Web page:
At the very beginning of the season, lavenders are still in full bloom. No garden, deck or balcony is complete without a lavender. I used to favor the large French hybrids — Grosso and Provence — and they are still splendid herbs, but I have gone back to the more compact English lavenders of my childhood. I especially like the commonly available Hidcote for its indigo-blue flowers. I cut back the fading flower stalks for rebloom in September.
The single most fragrant plant of July is the true lily, not the daylily, but you have to pick the correct types for maximum effect. A class called oriental lilies and their more modern hybrids can be counted on to add a heady fragrance to the summer garden. Look for LO hybrids such as Triumphator and OT or Orienpet hybrids such as Conca D’Or, a buttery yellow, or Black Beauty, a raspberry black variety with heavily bent back, “recurved,” petals. I grow Altari, Scheherazade, Orania and Anastasia, and the perfume coming from that bed is beyond credence.
Another summer treat is the scent of the shrub named clethra or summersweet, which will work in a shade garden where lilies are unhappy. In a sunnier location, butterfly bush will flower for a similarly long time, though it is not as strong as the clethra. This can be a weedy bush that needs cutting back in spring to develop a compact habit. Also, you should cut off faded flowers to promote reblooming and prevent seeding.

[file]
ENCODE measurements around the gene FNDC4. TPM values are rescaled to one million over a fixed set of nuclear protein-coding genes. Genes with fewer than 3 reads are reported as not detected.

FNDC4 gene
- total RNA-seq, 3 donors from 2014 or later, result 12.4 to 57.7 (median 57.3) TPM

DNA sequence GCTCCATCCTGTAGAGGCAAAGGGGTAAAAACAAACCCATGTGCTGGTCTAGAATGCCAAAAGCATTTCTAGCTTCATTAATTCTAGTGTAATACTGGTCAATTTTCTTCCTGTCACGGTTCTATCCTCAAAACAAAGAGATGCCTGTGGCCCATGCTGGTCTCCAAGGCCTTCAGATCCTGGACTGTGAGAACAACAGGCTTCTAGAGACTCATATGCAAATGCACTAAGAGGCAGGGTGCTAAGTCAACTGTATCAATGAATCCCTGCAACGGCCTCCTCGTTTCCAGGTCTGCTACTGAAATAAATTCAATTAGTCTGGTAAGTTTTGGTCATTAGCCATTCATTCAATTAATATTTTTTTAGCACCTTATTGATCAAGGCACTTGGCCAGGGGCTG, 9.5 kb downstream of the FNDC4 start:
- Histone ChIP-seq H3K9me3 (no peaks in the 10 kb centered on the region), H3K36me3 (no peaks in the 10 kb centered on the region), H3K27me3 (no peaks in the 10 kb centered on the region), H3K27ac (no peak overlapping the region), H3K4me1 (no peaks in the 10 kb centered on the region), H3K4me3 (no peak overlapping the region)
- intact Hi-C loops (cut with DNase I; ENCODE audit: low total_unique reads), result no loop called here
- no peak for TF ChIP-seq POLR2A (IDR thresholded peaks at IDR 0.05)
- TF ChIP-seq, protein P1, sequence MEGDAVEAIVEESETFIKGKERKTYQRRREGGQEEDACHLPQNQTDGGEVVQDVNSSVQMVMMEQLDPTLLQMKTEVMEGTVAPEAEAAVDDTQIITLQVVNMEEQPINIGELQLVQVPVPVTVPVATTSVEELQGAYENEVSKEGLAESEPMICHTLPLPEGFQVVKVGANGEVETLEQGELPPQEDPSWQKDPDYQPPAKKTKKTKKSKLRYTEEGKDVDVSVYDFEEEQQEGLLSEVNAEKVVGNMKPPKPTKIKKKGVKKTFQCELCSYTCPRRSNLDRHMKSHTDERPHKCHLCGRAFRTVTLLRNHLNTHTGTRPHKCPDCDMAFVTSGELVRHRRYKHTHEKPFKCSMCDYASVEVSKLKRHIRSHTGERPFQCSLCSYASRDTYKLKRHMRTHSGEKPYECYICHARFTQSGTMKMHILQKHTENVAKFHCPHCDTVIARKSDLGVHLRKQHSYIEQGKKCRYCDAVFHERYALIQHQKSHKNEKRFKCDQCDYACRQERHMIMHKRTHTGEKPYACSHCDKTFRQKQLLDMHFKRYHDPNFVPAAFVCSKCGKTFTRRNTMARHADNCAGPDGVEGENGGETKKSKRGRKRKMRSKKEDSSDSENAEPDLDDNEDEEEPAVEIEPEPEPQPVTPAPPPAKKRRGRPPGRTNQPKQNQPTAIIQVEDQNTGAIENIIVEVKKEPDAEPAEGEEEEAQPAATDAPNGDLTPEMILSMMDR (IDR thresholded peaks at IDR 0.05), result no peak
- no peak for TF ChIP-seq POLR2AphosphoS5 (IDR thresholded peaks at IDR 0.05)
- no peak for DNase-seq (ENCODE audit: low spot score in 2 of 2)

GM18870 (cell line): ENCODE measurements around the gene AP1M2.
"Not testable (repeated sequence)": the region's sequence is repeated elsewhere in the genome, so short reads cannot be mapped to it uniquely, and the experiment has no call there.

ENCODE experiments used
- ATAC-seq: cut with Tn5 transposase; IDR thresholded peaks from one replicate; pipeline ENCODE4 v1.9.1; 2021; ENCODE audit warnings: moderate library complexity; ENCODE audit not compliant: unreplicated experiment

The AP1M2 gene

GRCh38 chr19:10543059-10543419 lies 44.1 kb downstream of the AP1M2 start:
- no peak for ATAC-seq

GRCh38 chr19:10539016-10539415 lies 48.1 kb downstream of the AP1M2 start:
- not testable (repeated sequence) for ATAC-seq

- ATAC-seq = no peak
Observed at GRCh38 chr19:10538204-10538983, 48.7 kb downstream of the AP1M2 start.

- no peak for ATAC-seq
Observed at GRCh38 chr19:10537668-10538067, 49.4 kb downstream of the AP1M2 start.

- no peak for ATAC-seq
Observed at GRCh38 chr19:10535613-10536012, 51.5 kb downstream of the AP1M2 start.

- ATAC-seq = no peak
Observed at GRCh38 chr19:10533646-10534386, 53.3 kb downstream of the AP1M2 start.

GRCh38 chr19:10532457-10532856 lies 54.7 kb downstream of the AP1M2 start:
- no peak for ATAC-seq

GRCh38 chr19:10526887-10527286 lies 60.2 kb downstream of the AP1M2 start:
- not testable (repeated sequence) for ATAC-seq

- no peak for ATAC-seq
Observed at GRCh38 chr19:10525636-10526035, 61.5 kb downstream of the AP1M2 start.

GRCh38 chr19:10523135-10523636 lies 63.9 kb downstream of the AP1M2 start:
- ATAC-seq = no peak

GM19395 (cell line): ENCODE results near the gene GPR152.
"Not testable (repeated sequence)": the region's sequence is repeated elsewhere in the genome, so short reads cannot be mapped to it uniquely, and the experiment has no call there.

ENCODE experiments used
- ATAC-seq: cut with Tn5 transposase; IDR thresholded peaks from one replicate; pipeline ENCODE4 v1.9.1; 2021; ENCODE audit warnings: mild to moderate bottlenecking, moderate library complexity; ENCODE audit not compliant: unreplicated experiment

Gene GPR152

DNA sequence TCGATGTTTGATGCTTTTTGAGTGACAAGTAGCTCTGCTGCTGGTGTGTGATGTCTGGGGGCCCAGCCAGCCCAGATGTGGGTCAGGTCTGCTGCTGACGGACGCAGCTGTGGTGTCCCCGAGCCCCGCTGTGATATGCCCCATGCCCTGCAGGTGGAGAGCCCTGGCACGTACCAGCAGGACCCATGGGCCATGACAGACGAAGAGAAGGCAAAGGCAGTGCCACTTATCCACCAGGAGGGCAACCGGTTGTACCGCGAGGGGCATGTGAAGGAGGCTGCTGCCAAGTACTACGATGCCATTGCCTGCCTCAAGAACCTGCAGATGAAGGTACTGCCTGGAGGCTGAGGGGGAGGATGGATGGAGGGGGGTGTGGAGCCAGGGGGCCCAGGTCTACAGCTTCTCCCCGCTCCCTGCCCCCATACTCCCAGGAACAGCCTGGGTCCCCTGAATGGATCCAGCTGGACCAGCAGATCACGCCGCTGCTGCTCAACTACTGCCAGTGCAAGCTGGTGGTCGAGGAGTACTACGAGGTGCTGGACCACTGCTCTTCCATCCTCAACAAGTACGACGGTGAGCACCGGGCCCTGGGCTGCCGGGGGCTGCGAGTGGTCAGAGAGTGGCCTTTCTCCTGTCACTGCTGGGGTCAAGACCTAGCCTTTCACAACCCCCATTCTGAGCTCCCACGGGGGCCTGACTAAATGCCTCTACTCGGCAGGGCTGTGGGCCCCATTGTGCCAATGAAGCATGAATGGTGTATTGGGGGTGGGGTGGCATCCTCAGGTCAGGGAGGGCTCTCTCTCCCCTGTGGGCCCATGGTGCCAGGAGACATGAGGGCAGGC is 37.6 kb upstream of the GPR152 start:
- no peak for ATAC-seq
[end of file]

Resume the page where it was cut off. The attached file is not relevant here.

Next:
In addition to roses, lavender and butterfly bush, the fall garden is ripe with sweet-smelling annuals and tropicals that have reached maturity. These include the snail vine, which will flower happily from seed to vine over the course of a single season, though its flowering will be greatly increased if it is cut back and kept dormant indoors over the winter. Container-grown tuberoses and ginger-lilies are an olfactory knockout, though hardy plants also scent the late-season garden. Sweet autumn clematis blooms in September, an evergreen shrub named osmanthus blossoms in October. Its tiny white flowers are almost invisible, though that doesn’t seem to matter.
The fragrant flowers of winter come and go, relying on periods of mildness that cannot be predicted. Witchhazel is a good example. Some hybrids are more scented than others, and again the acid test is to sniff them in flower before buying one. Green Spring Gardens in Northern Virginia has an excellent collection that is well-labeled. The Chinese witchhazel, Hamamelis mollis, is considered the most powerfully fragrant.
Another shrub named edgeworthia, at its edge of hardiness in Washington, is extremely fragrant when it blooms in February and March. This is about the time a glossy-leafed evergreen named sweetbox blooms. Its little white blooms, the size of rice grains, can perfume an entire garden. Along with a wintersweet, of course.
Right under your nose
The zone of fragrance differs not only by plant, but time of day, so unless you are planting a whole field of lavender or lilies (not a bad idea) you have to place your scented plant close to where you walk and sit. That means by the patio or the screened porch, along the front walk, on a balcony or deck, near the kitchen door or elevated in raised beds or pots.